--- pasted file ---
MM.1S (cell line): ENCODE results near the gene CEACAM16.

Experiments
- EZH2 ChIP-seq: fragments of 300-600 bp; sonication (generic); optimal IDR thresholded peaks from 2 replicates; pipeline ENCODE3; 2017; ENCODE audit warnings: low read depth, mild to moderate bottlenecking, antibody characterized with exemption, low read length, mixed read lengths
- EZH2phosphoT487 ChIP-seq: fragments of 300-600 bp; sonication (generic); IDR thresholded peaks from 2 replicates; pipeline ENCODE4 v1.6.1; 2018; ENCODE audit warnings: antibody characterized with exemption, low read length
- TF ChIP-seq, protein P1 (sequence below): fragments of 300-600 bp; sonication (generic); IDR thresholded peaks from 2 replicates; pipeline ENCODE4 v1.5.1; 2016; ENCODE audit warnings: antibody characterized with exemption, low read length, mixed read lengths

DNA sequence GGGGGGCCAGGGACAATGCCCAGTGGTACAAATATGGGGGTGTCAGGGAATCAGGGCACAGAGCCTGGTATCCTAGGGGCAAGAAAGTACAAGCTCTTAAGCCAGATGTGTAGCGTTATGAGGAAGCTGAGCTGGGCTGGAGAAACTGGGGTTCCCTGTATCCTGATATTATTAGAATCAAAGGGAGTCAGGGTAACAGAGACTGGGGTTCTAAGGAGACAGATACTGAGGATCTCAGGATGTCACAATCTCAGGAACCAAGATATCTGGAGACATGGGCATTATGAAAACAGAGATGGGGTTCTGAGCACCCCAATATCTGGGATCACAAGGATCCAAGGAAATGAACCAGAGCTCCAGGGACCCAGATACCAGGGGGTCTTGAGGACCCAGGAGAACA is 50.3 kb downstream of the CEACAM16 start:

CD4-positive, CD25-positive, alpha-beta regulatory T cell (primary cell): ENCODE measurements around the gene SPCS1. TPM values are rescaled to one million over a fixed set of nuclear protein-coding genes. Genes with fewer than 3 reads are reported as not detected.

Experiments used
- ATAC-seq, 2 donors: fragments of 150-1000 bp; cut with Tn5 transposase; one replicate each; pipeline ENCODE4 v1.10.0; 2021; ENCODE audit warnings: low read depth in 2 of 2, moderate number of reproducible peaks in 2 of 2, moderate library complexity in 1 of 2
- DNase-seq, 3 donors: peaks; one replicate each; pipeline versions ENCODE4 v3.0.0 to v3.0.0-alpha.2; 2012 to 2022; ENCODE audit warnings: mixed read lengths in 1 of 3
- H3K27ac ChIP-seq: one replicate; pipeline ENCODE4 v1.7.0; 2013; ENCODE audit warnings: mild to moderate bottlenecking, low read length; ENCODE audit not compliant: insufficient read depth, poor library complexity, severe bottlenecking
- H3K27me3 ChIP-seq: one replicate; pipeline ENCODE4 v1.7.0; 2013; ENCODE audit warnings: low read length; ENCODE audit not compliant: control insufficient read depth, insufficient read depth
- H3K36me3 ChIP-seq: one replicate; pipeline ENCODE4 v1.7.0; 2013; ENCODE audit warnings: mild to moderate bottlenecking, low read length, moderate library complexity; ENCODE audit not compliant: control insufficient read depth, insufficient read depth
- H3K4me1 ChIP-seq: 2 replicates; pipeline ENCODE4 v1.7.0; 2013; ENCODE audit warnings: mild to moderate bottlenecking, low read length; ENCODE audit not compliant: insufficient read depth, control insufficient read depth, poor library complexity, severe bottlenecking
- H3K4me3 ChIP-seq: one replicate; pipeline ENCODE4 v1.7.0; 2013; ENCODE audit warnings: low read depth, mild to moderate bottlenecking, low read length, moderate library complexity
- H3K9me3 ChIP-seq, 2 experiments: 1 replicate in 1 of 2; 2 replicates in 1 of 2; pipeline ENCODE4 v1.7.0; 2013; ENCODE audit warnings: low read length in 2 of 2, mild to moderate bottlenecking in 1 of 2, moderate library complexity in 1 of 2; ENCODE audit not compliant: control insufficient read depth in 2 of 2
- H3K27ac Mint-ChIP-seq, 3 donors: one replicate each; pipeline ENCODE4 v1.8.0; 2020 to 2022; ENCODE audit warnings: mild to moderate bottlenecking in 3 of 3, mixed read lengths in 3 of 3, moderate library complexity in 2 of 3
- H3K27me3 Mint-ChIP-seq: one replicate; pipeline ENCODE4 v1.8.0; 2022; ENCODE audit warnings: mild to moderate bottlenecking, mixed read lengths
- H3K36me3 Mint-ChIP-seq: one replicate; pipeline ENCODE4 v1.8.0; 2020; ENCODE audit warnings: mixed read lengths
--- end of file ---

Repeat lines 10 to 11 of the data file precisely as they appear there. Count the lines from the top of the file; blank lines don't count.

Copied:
- DNase-seq, 3 donors: peaks; one replicate each; pipeline versions ENCODE4 v3.0.0 to v3.0.0-alpha.2; 2012 to 2022; ENCODE audit warnings: mixed read lengths in 1 of 3
- H3K27ac ChIP-seq: one replicate; pipeline ENCODE4 v1.7.0; 2013; ENCODE audit warnings: mild to moderate bottlenecking, low read length; ENCODE audit not compliant: insufficient read depth, poor library complexity, severe bottlenecking